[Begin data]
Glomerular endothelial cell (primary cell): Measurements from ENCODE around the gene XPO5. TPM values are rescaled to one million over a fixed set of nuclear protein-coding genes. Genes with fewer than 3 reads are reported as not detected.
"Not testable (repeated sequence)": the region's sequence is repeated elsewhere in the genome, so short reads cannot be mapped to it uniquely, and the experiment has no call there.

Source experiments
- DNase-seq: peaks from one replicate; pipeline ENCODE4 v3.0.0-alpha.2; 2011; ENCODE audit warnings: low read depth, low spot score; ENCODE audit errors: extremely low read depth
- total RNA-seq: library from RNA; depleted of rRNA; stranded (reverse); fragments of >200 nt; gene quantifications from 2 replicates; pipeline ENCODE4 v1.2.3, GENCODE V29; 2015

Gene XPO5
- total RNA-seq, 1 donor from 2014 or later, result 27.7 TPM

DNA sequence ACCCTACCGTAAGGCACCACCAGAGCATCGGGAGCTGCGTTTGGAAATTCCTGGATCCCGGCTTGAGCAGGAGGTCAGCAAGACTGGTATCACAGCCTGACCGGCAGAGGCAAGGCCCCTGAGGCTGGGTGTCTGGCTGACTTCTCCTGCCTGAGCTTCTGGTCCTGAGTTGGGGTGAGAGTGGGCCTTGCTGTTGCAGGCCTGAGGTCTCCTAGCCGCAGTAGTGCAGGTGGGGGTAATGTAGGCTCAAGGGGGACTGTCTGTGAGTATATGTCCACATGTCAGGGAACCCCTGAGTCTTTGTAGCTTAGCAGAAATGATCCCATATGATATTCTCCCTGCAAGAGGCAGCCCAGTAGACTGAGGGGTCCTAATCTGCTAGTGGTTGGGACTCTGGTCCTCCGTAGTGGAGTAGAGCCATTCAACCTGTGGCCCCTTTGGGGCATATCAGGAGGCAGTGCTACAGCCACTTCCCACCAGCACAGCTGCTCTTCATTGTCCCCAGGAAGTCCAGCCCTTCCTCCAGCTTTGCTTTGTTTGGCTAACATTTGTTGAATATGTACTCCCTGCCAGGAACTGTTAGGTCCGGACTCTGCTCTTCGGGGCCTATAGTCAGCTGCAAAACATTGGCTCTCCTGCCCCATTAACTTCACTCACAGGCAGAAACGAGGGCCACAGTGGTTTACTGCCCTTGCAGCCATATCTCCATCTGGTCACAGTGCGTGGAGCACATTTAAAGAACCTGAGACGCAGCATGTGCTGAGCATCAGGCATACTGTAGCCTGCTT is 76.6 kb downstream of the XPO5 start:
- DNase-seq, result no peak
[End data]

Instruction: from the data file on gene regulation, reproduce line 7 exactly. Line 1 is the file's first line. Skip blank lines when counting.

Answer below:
- total RNA-seq, 1 donor from 2014 or later, result 27.7 TPM